HB: Thinking about "Faster", and your previous work on chaos, including the wonderful book with Eliot Porter, "Nature's Chaos", I was wondering what chaos has to do with speed. Well, maybe nothing. But let me say that with speed, science is pushing us towards boundaries we never could have approached before. Science shows us what's within a second so we try to find ways of getting as close to that reality, perceptually, as we can. I am trying to say science has exposed us to the raw underpinnings of nature, to the subatomic world, to inconceivable speeds. This is stuff that doesn't flatter our perception. And we're dragged along with it.

JG: That's an interesting way of putting it. You could say that for whatever reason we're hungry for information. I'm thinking of a popular idea I write about in the book, namely that we only use 10 percent of our brains.

I don't think any serious scientist today would say that's possible. How could we have evolved so much brain we don't use? I propose that the reason for the story of our using only 10 percent of our brains is cultural. Especially in this century, when technology took off, we discovered we were capable of doing a lot we weren't capable of doing before. We're masters of technology compared to our great-grandparents.

HB: What genre of science writing do you think "Faster" fits into?

JG: I'm just amazed people think "Faster" is science writing.

HB: What would you call it?

JG: I don't know. I didn't really think about it. When I actually got the finished books, well, the publisher has to say something, so here it is: "time; psychological aspects, popular works" and "time; social aspects, popular works", and there's another place where they say the book is social science.

When I was official science reporter for the New York Times, I wrote two books on scientific topics but I didn't have any training. My background was as a reporter: go out and get the truth. If it happens to be about science, it's about science. If it happens to be about politics, then it's about politics. I was an editor on the city desk, and wrote pieces that had nothing to do with science.

HB: The switch to science must have been intimidating.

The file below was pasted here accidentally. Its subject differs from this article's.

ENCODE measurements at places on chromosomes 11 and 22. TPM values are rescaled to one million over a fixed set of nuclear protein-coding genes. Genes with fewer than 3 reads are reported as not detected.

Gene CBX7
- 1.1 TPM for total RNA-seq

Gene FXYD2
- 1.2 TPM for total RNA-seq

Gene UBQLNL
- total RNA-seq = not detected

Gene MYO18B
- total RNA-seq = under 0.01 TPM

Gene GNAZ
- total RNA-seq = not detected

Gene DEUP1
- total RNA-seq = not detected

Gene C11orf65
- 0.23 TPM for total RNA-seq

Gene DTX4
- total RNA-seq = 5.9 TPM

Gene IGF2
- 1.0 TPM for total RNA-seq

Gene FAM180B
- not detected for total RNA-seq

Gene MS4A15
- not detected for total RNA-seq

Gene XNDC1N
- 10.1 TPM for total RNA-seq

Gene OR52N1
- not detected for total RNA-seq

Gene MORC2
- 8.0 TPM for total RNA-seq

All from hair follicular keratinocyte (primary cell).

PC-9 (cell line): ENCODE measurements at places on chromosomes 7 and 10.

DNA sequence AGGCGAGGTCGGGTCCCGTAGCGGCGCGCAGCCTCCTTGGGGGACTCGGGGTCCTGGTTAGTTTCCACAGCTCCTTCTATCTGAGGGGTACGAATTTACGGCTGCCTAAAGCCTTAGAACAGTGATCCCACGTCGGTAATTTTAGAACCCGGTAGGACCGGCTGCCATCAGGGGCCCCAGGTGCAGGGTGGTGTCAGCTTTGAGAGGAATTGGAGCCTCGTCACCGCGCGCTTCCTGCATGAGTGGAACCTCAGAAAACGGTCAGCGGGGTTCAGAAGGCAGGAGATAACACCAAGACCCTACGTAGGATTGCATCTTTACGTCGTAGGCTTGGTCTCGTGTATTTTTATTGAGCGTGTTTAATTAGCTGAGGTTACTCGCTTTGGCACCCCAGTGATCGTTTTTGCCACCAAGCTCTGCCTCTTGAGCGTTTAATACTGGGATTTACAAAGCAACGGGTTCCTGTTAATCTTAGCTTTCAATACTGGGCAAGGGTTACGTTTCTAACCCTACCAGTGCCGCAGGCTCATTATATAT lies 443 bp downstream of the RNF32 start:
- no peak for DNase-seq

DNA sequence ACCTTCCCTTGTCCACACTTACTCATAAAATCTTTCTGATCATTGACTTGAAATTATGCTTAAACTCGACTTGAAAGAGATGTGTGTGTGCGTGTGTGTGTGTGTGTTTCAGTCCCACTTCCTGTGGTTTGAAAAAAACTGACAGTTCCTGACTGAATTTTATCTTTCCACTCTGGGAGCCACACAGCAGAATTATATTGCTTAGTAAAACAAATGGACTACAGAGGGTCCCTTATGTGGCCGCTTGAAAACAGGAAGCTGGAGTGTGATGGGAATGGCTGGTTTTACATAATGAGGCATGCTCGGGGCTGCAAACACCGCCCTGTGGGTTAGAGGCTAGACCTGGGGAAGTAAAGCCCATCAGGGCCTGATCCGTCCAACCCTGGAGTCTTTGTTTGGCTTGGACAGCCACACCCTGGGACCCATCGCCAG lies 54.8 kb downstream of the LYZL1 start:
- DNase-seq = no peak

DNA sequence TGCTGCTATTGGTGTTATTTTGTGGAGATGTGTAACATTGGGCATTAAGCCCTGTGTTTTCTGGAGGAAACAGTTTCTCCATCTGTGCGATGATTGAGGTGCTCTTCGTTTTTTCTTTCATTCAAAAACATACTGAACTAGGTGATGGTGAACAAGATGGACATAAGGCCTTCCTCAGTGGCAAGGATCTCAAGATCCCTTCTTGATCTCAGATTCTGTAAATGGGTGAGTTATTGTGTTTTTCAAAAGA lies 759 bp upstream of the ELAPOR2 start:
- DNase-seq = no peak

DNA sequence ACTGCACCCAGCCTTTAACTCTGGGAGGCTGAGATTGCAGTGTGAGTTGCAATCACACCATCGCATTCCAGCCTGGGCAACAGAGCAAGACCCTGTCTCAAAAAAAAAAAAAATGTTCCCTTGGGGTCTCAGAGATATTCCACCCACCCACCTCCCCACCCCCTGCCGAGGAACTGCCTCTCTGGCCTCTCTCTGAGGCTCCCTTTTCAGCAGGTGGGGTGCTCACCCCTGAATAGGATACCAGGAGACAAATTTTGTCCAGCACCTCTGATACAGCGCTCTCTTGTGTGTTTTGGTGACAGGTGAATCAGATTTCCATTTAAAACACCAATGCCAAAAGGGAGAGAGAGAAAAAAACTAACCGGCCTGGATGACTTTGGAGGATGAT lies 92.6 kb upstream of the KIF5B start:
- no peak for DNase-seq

JG: Scary. I struggled to do the physics for both book projects, and wished that I'd at least taken a couple of years of college physics. I guess "Faster" has some science reporting in it but I think I'll have to leave it to reviewers to tell me what category it is.

HB: After working for The New York Times, you set up an Internet service provider. Did working with high speed transmission of information it put you in the direction of "Faster"?

JG: I did some reporting about telephone technology for The New York Times Magazine, but for other reasons I had become interested in the Internet before anybody had heard of it. I spend a fair amount of time with scientists and felt jealous; they were sending each other messages by email, and I wanted that. I wanted to bring the Internet to New York City and make it inexpensive.

HB: One of the images you summon up in "Faster" will stay with me. You write: "Within the millisecond, the bat presses against the ball; a bullet finds time to enter a skull and exit again; a rock plunges into a still pond, where the unexpected geometry of the splash pattern pops into existence. During a nanosecond, balls, bullets, and droplets are motionless."

Is there a comparable image for you, an image that is most telling?

JG: There are two, from novels. In Douglas Coupland's "Microserfs" (1995), he writes, "Type-A personalities have a whole subset of diseases that they, and only they, share, and the transmission vector for these diseases is the DOOR CLOSE button on the elevators that only gets pushed by impatient, Type-A people."

And there's John Updike, in "Toward the End of Time". He writes: "Nature refuses to rest." And when he sees falling snow, writes: "The transient sparkles seemed for a microsecond engraved upon the air."

(Harvey Blume can be reached at